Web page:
The scientist who created the embryos, as well as some American scientists like Harvard's George Church, have praised the beneficent intent to producing a child who is resistant to disease.
Who could argue with such good intentions?
But, once you can do this with one gene, you could someday do it with any gene – like those linked with educational attainment.
Those who praise the Chinese research have given no mechanism, or rules and regulations, that would allow human gene editing for only beneficent purposes.
As the old proverb says, "The road to hell is paved with good intentions."
The Chinese scientist, He Jiankui, claimed to have altered embryos for seven couples during fertility treatment in China.
His goal was to disable a gene that encodes a gateway protein that allows the HIV virus to enter a cell. A woman nurtured two of those embryos and this month gave birth to non-identical twin girls who would, according to Jiankui, be resistant to HIV.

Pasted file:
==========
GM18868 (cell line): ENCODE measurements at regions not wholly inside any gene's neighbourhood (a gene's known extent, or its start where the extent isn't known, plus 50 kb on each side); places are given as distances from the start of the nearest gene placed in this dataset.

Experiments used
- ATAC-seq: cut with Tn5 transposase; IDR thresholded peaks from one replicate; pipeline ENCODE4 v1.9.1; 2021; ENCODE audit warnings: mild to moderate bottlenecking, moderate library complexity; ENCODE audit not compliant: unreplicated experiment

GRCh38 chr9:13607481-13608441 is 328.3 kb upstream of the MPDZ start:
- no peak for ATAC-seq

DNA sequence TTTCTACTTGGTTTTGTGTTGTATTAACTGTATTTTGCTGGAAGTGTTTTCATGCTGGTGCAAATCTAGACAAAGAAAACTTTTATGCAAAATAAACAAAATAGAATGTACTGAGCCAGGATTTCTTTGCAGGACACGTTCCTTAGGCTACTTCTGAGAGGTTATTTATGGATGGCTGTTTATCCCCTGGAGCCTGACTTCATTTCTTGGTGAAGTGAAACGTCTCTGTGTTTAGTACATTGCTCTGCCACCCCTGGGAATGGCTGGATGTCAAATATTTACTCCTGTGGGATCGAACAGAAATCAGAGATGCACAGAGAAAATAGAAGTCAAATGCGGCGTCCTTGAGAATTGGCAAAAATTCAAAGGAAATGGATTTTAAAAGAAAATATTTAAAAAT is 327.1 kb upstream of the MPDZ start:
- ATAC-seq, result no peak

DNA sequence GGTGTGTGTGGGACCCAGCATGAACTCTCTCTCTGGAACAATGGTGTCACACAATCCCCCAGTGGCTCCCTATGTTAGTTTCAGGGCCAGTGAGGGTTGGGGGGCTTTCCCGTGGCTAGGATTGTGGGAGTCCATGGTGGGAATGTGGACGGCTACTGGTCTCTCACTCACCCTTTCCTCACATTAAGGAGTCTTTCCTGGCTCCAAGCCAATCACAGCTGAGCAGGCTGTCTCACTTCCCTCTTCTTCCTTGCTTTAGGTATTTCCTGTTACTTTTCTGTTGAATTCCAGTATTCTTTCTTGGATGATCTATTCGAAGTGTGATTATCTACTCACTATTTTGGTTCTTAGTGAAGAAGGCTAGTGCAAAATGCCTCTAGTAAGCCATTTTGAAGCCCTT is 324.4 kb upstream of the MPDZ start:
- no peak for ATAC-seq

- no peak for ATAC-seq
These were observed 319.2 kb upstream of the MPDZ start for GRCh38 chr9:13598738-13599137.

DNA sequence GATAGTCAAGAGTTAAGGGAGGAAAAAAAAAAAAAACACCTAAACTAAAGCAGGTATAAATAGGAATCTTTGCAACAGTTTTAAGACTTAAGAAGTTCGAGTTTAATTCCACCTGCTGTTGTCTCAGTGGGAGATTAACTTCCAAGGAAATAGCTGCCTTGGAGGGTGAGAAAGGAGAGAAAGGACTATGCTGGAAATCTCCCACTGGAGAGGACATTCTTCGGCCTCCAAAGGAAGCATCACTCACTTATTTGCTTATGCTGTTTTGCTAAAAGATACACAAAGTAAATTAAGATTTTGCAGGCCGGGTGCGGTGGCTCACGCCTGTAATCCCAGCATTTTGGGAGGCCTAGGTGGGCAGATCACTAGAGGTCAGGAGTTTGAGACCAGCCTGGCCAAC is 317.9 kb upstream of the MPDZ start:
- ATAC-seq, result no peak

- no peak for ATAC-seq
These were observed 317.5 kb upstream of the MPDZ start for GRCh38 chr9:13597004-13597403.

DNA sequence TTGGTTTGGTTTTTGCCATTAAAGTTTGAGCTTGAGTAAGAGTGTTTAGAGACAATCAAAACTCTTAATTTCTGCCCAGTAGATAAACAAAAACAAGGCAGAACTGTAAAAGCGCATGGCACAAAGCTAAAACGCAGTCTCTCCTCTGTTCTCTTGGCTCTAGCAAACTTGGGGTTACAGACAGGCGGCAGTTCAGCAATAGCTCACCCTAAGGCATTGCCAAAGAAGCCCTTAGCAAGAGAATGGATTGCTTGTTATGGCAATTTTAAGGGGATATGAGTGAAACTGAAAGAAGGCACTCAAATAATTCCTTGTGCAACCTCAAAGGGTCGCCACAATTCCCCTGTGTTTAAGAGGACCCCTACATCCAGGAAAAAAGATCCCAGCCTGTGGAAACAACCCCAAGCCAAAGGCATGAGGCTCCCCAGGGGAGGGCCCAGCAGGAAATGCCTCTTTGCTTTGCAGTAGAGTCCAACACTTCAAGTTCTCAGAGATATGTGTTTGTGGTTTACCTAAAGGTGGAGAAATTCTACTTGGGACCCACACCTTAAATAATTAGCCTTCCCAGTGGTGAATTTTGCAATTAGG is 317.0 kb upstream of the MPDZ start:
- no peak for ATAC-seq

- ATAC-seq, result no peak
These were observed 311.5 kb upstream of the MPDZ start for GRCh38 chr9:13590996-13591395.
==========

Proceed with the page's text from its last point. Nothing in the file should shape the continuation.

Given the secrecy involved, it is difficult to verify Jiankui's claim. The research wasn't published in a peer-reviewed journal, the parents of the twins refused to speak with the media, and no one has tested the DNA of the girls to verify what Jiankui says is true.
But what is more important for now is that there are scientists trying to create these enhanced humans who could pass on this trait to their offspring.
Mainline and reform eugenics
Creating an "improved" human species has long been the dream of eugenicists. The mainline, old school version of eugenics assumed that superior traits were found in particular races, ethnicities, and particularly in the United Kingdom, social classes.
This logic culminated in the Holocaust where the Nazis concluded that some ethnic groups are genetically superior to others, and that the "inferior" ones should be exterminated and completely erased.
The revelation of the Holocaust destroyed mainline eugenics, but a "reform" eugenics arose in its wake in the 1950s. This brand of eugenics assumed that "superior traits" could be found among all ethnic groups.
All that needed to happen was to get these superior people to produce more children and discourage those with inferior traits from reproducing. This turned out to be difficult.
But in the early 1950s, Francis Crick and James Watson discovered the chemical structure of DNA, which suggested that the genes of humans could be improved through chemical modification of their reproductive cells.